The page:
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I passed across this chart on the web and got confused. The diagram implies that there are numbers that are neither real nor imaginary. Is that possible, or is it just an incorrect diagram?

Numbers Diagram

I understand the box titled "Imaginary numbers", might actually mean to say "Pure imaginary numbers"? But even then, it implies that all real numbers are imaginary (as there are examples like 4 + 2i under complex numbers, which are imaginary), which is nonsense! Kindly help me. Thank you!

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    $\begingroup$ The chart is fine. $\endgroup$ – Wuestenfux Dec 27 '18 at 15:05
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    $\begingroup$ It depends on definition. I have seen $3+4i$, for instance, called "imaginary"; when the real part is zero like $(0+)4i$, then it's "pure imaginary". $\endgroup$ – Oscar Lanzi Dec 27 '18 at 15:08
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    $\begingroup$ There are a couple things that are useless and distracting about this chart. The chain of inclusions is perhaps the most useful part. By the way, you should probably rid yourself of the ideal of a “number” as a particular thing. There is no real definition for it. $\endgroup$ – rschwieb Dec 27 '18 at 19:29
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    $\begingroup$ The chart should have $1,2,3,\ldots$ only in $N$ and not also in $W$; $0$ only in $W$ and not also in $Z$; and $\sin(\pi/3)=\sqrt3/2$ in $A$. But that seems to be unrelated to the main question. $\endgroup$ – Teepeemm Dec 27 '18 at 21:46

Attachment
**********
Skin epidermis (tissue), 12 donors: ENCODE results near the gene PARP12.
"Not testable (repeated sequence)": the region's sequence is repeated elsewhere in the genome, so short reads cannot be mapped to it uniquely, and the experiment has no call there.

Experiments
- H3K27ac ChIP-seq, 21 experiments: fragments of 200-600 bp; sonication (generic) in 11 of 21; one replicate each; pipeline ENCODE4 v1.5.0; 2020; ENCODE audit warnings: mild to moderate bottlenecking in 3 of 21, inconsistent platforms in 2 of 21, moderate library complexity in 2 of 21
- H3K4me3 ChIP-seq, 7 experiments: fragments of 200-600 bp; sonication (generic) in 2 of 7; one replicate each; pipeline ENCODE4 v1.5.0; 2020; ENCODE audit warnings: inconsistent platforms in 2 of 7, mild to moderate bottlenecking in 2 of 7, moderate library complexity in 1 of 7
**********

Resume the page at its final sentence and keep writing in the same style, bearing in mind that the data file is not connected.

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    $\begingroup$ If you want to know about numbers that are not complex numbers (but still make sense in some way), you can look up p-adic numbers, those are pretty interesting $\endgroup$ – Yuriy S Dec 27 '18 at 22:53
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A complex number is the sum of a pure imaginary number and a real number. However, there are numbers which are neither real or imaginary: Octonions.

EDIT:

As the comments pointed out, I skipped quaternions, but octonions are so much cooler. If you are looking for even more numbers to bend your brain, there are the surreal numbers and the transfinite numbers.

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    $\begingroup$ Good point, but why did you skip Quaternions? $\endgroup$ – Tobias Kienzler Dec 27 '18 at 20:06
  • $\begingroup$ Because a) octonions are cooler, and b) there aren't sedecimtonions. It ends at octonions. $\endgroup$ – William Grannis Dec 28 '18 at 15:14
  • $\begingroup$ There are Sedenions ;) $\endgroup$ – Tobias Kienzler Dec 28 '18 at 15:29
  • $\begingroup$ Related, but AFAIK they don't behave the same. $\endgroup$ – William Grannis Dec 28 '18 at 15:51
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The chart is correct. Its author calls imaginary numbers to the numbers of the form $\lambda i$, with $\lambda\in\mathbb R$. So, $1+i$ is neither real nor imaginary.

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  • $\begingroup$ $\lambda \ne 0$? $\endgroup$ – Daniel R. Collins Dec 28 '18 at 2:45
  • $\begingroup$ Quite likely, but you would have to ask that question is the author of the chart to be sure. $\endgroup$ – José Carlos Santos Dec 28 '18 at 3:15
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The number $3+4i$ is an example of a number that is neither real nor imaginary.

EDIT